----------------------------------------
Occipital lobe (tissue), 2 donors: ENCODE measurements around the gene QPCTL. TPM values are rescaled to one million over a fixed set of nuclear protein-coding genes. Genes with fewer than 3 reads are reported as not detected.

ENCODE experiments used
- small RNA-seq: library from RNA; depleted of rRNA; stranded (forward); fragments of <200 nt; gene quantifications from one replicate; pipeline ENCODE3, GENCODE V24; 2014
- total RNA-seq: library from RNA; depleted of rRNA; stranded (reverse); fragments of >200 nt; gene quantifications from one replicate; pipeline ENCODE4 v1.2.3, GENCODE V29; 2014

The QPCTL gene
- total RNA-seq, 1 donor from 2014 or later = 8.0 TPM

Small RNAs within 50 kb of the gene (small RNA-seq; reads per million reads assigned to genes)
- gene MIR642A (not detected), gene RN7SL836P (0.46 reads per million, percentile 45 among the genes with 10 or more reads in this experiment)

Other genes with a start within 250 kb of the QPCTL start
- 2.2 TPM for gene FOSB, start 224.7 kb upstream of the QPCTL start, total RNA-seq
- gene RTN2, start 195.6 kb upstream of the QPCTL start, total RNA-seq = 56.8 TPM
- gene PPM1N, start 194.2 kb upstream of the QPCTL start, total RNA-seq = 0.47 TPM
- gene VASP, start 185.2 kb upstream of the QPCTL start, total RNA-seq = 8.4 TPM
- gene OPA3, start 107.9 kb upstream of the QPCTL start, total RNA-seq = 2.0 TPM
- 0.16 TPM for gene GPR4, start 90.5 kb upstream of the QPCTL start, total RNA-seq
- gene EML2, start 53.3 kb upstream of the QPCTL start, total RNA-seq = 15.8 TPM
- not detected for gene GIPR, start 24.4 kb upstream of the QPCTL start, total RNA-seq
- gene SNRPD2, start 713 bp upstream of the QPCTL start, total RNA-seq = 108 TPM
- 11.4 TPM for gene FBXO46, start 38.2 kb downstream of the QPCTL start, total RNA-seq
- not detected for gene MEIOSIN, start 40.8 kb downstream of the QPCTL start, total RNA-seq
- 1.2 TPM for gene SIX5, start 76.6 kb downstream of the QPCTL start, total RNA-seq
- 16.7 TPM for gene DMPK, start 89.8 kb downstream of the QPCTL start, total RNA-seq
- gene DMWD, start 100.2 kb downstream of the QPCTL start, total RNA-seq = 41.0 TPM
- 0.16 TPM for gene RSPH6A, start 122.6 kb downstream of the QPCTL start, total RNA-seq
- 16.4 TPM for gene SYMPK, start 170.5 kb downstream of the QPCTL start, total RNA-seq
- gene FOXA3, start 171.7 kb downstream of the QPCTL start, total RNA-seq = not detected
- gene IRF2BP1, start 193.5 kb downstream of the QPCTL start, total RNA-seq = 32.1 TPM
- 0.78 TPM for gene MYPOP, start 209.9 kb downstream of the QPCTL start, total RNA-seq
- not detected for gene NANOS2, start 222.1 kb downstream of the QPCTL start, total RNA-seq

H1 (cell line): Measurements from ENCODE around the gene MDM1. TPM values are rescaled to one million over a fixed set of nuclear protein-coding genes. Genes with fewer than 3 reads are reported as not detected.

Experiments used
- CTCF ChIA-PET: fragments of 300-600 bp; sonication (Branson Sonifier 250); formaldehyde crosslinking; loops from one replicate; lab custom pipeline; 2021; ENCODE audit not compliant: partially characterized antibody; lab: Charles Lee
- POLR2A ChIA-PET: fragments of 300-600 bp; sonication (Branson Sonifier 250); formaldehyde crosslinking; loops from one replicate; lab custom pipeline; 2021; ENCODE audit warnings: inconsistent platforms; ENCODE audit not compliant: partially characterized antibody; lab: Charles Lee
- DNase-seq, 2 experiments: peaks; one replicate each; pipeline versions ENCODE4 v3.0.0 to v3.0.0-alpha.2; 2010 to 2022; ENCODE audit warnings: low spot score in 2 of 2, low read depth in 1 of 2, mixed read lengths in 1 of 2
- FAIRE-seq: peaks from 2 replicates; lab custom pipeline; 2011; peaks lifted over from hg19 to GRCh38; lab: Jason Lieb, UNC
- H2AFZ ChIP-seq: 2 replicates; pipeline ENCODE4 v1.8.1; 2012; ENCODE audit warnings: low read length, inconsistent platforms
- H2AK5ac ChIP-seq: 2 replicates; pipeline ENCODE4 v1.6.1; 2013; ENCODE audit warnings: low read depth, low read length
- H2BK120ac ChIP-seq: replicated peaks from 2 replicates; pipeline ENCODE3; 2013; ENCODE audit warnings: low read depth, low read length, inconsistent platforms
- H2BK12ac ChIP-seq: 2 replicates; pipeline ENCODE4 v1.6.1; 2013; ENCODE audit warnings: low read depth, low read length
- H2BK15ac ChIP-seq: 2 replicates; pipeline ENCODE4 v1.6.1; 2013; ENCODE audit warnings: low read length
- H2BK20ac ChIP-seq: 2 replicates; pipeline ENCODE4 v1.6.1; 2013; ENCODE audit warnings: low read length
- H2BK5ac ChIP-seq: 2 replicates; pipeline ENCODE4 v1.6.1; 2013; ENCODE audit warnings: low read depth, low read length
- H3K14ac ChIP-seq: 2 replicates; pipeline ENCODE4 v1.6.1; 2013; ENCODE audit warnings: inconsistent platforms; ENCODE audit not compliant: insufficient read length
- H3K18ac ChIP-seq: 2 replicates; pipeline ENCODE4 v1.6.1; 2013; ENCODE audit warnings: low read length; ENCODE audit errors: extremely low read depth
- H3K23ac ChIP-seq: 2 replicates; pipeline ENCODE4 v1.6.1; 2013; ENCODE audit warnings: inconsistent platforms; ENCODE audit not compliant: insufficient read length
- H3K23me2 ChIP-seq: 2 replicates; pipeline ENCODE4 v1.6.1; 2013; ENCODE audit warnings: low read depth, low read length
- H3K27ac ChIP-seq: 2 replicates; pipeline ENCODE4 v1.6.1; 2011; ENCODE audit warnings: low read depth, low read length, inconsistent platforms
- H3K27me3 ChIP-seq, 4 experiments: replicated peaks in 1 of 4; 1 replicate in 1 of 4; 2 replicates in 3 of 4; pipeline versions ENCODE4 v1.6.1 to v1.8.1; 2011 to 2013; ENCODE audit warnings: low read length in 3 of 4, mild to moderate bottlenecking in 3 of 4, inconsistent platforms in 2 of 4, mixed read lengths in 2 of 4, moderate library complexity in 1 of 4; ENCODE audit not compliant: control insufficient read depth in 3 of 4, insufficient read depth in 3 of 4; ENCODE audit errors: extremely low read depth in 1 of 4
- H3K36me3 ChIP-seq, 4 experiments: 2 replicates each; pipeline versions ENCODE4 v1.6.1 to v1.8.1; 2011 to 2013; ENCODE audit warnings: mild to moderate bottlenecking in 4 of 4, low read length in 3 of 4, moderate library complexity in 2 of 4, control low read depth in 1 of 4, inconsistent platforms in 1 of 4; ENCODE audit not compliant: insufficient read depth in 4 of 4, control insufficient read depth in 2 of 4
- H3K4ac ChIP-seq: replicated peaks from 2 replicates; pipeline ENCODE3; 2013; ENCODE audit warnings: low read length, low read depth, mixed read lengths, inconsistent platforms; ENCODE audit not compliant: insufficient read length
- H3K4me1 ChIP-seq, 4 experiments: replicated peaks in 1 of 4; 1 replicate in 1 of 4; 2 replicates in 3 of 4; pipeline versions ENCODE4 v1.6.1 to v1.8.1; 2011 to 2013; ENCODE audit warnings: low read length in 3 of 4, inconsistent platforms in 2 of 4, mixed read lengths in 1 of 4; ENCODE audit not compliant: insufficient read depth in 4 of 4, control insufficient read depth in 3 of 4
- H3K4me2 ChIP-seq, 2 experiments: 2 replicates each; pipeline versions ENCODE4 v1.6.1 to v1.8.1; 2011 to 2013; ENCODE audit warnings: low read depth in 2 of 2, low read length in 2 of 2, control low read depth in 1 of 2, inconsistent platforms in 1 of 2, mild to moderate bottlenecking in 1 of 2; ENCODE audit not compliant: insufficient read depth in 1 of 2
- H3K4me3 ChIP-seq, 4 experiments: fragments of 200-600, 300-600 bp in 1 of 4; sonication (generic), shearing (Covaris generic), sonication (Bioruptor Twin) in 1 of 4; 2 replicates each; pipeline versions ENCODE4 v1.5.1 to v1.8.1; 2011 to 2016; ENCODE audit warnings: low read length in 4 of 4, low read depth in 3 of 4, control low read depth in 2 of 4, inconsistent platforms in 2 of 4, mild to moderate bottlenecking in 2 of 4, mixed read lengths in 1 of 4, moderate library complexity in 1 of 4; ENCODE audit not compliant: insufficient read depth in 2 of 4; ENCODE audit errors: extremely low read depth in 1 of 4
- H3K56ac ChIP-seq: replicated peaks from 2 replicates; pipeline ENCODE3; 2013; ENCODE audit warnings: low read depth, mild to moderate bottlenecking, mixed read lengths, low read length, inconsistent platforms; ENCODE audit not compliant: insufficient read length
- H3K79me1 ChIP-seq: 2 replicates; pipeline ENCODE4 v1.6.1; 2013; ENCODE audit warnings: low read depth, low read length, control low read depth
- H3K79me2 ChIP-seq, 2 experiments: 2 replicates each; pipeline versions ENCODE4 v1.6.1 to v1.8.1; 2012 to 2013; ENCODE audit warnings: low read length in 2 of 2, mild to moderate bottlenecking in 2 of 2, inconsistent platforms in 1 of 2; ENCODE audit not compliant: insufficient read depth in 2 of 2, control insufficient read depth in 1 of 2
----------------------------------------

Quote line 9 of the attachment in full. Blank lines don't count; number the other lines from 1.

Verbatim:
Other genes with a start within 250 kb of the QPCTL start